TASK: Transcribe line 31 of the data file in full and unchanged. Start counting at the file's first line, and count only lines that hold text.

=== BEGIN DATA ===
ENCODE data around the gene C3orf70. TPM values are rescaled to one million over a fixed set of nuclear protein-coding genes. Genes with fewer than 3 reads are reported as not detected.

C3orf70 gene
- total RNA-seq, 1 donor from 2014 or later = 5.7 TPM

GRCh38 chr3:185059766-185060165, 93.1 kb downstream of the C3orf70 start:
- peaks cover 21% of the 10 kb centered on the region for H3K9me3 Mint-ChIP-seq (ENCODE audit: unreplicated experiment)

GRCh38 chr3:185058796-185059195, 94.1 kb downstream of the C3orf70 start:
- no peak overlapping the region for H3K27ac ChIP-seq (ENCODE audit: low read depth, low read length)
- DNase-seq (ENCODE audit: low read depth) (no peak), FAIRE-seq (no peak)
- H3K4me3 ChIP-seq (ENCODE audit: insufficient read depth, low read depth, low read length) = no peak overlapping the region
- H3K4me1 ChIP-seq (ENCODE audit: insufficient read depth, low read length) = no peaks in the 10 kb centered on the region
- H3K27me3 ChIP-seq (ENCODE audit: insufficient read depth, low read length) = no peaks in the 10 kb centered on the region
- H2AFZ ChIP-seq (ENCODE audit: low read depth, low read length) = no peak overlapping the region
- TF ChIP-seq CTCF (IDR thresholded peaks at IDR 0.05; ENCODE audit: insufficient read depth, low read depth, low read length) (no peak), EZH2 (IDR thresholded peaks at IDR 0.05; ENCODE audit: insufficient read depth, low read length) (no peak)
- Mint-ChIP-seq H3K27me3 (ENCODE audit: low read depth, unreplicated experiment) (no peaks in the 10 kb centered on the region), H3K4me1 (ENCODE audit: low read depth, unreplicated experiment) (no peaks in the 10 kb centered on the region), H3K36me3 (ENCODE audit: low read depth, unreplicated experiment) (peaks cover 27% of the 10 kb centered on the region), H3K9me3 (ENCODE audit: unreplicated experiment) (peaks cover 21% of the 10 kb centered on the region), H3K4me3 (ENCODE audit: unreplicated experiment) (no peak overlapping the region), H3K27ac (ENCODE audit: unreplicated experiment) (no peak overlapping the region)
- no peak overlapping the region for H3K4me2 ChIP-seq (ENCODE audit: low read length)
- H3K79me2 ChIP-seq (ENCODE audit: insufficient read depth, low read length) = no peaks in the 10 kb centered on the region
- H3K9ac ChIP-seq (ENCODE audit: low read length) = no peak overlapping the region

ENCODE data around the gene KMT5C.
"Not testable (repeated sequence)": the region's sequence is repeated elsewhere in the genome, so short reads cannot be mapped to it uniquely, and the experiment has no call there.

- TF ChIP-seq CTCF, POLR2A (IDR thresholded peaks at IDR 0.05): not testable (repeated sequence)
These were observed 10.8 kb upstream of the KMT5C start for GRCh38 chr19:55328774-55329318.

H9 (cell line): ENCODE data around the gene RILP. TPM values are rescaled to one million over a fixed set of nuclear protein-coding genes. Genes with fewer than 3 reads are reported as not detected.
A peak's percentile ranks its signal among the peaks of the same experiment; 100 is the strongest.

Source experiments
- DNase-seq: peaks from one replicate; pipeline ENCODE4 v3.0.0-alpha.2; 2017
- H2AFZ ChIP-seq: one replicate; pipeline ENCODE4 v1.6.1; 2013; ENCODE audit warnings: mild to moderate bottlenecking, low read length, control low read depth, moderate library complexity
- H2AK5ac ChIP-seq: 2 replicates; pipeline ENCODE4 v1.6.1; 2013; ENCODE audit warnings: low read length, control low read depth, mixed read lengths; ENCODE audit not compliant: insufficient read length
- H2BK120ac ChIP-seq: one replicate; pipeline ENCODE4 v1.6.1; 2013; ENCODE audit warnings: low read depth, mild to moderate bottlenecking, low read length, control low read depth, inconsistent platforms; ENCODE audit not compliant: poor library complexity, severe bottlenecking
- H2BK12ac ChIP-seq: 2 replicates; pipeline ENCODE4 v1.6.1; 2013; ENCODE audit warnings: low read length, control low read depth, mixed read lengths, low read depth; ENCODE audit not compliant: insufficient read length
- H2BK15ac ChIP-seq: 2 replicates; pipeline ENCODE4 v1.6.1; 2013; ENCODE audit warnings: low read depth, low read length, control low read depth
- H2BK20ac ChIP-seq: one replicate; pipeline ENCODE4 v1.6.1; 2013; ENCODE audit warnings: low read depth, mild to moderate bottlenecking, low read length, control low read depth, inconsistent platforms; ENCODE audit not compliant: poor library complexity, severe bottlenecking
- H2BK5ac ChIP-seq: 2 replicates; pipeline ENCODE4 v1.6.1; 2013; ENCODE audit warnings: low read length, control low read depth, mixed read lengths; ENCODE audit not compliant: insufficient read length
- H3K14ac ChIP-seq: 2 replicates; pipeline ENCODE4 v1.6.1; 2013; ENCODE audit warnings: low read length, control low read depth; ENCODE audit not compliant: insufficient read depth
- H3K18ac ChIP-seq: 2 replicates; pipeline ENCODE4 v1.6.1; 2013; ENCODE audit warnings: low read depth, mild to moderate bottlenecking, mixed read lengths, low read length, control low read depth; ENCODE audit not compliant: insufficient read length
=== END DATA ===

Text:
- H2BK20ac ChIP-seq: one replicate; pipeline ENCODE4 v1.6.1; 2013; ENCODE audit warnings: low read depth, mild to moderate bottlenecking, low read length, control low read depth, inconsistent platforms; ENCODE audit not compliant: poor library complexity, severe bottlenecking